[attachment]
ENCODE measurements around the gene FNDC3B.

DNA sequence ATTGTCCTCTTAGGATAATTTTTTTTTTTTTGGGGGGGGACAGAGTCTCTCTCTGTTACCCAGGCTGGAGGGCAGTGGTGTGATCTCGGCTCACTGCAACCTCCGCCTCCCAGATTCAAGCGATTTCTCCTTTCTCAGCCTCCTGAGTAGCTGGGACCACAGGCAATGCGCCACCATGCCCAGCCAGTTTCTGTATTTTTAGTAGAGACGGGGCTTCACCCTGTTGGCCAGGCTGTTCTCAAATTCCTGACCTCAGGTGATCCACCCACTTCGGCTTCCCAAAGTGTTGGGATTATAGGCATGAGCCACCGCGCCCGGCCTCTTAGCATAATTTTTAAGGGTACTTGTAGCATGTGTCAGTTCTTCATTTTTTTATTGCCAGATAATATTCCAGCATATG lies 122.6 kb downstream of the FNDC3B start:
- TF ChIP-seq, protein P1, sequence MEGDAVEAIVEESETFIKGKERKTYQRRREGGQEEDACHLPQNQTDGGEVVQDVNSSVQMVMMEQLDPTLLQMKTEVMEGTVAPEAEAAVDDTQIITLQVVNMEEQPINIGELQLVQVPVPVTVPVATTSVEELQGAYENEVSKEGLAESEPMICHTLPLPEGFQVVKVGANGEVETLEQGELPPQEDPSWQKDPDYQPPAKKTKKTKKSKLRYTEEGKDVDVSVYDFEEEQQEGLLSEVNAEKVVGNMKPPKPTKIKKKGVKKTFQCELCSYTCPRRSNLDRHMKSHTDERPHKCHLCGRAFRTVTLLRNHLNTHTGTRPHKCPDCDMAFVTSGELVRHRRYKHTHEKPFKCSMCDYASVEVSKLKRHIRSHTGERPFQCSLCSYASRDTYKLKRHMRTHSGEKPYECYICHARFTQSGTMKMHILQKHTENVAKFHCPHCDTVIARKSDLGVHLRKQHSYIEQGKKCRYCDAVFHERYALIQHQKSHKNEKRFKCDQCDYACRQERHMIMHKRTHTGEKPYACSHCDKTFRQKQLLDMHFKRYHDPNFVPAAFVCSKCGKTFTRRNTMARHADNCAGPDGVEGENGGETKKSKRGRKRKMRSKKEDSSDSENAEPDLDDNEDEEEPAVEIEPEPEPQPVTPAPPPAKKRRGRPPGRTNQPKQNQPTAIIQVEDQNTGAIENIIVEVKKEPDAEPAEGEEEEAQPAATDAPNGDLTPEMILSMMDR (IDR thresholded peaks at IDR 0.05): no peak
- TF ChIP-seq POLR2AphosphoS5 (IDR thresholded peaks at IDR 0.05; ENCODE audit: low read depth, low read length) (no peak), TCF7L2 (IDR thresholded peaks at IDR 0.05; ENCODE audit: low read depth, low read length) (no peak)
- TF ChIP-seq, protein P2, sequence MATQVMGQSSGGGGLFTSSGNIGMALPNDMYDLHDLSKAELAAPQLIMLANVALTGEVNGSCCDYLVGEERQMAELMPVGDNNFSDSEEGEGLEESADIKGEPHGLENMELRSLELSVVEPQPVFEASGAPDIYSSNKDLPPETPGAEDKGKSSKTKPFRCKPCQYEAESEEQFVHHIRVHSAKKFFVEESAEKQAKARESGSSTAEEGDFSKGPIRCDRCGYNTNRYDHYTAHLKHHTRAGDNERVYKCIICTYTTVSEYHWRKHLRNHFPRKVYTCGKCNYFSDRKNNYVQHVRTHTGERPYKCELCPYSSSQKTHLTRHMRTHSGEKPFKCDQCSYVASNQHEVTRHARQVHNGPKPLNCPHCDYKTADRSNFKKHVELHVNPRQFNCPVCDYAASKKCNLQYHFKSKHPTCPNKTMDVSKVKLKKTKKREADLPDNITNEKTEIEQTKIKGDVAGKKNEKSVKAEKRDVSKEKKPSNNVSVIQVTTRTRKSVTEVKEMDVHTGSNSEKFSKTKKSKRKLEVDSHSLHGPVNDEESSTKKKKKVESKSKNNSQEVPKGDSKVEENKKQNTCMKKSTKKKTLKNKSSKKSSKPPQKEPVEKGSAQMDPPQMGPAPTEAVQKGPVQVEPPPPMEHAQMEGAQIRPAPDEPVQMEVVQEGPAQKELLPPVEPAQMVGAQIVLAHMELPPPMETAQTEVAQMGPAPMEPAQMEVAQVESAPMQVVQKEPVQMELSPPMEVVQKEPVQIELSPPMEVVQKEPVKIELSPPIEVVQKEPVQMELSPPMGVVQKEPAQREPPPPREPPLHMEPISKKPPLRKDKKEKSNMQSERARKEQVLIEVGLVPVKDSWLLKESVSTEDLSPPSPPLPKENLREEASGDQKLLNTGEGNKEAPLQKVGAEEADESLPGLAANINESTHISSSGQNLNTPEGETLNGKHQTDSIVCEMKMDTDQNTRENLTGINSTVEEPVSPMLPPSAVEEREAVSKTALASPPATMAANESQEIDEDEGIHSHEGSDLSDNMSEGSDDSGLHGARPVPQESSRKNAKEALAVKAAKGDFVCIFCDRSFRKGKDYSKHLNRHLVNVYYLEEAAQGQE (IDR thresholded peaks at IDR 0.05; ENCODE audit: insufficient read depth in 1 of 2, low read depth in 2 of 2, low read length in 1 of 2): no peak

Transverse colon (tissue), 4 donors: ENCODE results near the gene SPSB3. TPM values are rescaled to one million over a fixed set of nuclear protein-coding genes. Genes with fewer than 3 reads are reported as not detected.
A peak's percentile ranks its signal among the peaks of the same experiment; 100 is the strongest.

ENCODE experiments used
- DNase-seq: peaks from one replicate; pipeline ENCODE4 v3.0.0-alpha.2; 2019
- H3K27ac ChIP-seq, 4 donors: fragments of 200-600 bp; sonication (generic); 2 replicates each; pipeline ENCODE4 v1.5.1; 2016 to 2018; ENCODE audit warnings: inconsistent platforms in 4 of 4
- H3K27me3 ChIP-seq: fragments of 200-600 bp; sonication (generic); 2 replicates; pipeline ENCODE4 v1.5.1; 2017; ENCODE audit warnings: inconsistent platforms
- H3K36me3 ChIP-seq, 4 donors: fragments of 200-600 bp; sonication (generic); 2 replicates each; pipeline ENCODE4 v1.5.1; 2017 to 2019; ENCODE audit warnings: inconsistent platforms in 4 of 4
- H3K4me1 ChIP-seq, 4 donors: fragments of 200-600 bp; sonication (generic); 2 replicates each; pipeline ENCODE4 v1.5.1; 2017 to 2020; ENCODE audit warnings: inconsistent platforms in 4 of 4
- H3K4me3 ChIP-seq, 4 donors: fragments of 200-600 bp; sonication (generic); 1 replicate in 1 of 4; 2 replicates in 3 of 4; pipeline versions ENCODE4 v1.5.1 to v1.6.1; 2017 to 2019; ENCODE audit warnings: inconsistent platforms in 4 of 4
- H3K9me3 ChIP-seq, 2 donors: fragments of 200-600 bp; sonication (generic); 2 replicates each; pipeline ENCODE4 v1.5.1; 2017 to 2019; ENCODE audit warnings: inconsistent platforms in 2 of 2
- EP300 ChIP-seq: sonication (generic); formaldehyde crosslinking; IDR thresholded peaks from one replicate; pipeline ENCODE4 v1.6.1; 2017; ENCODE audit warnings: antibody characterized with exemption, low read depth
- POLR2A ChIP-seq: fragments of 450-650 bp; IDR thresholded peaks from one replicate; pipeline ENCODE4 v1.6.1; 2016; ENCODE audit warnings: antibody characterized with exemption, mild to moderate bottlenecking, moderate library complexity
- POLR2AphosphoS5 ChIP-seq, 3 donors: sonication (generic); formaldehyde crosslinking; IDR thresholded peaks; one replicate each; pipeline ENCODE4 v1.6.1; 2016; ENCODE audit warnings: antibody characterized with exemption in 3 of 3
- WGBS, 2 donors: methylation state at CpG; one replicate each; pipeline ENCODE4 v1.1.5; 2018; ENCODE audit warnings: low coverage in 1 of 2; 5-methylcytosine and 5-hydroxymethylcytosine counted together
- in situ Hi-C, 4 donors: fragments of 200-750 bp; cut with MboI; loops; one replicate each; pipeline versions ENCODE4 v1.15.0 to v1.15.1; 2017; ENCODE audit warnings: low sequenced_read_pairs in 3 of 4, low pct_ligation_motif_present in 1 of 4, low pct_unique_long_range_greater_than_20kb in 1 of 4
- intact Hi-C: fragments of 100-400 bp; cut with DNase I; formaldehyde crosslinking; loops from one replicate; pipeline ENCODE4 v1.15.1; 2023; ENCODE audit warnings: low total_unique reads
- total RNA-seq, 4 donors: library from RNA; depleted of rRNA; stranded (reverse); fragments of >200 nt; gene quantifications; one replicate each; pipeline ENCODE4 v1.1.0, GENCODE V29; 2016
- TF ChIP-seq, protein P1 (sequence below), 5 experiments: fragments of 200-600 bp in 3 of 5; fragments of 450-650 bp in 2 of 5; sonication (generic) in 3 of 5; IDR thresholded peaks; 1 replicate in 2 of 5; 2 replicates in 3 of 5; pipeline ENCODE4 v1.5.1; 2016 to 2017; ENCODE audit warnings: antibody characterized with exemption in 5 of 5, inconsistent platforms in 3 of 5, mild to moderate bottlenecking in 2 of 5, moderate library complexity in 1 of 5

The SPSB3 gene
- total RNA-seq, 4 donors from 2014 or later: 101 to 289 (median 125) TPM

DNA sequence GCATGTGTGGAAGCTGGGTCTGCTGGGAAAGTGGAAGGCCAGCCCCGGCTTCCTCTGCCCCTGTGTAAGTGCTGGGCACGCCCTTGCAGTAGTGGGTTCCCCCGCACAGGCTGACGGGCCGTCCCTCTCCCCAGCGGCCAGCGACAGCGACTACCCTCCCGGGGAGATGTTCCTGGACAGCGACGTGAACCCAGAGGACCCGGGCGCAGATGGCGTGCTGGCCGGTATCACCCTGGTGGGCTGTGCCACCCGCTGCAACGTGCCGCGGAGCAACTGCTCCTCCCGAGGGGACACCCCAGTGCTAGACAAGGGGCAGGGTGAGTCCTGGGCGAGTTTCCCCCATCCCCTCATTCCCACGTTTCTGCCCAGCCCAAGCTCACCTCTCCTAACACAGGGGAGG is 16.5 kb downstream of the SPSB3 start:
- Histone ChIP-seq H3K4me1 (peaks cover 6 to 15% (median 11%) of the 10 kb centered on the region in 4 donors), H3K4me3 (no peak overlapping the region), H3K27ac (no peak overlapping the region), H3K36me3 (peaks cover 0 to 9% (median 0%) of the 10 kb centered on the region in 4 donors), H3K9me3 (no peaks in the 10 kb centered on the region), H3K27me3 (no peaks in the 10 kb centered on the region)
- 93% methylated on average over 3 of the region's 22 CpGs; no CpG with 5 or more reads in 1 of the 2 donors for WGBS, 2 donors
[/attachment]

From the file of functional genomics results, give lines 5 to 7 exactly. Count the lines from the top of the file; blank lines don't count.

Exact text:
- TF ChIP-seq, protein P2, sequence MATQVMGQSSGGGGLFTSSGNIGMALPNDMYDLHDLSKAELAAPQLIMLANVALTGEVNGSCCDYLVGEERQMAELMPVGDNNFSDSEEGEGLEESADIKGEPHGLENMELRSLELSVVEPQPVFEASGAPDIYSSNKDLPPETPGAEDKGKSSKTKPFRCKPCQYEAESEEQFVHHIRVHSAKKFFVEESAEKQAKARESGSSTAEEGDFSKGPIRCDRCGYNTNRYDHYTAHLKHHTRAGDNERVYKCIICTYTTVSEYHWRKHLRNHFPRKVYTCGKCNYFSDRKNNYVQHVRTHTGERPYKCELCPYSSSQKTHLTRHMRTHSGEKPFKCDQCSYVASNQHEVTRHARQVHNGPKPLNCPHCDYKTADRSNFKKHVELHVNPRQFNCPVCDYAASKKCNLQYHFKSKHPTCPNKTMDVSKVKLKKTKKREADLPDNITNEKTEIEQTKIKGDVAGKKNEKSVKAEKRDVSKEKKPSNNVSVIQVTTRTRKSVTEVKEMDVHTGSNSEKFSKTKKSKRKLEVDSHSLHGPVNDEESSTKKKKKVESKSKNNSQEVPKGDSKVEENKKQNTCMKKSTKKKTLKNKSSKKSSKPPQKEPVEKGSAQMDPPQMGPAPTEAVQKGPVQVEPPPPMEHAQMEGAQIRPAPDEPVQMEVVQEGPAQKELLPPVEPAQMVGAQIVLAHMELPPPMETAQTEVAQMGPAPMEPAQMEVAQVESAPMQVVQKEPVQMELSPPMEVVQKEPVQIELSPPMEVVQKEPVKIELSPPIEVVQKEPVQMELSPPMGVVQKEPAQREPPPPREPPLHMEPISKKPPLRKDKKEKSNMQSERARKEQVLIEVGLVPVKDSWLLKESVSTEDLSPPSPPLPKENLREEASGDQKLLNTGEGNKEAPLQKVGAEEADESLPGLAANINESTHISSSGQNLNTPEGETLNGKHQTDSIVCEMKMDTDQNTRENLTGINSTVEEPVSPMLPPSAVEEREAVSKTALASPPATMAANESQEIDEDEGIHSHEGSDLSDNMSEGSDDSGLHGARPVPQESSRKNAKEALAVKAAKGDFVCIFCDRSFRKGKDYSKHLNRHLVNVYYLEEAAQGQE (IDR thresholded peaks at IDR 0.05; ENCODE audit: insufficient read depth in 1 of 2, low read depth in 2 of 2, low read length in 1 of 2): no peak

Transverse colon (tissue), 4 donors: ENCODE results near the gene SPSB3. TPM values are rescaled to one million over a fixed set of nuclear protein-coding genes. Genes with fewer than 3 reads are reported as not detected.
A peak's percentile ranks its signal among the peaks of the same experiment; 100 is the strongest.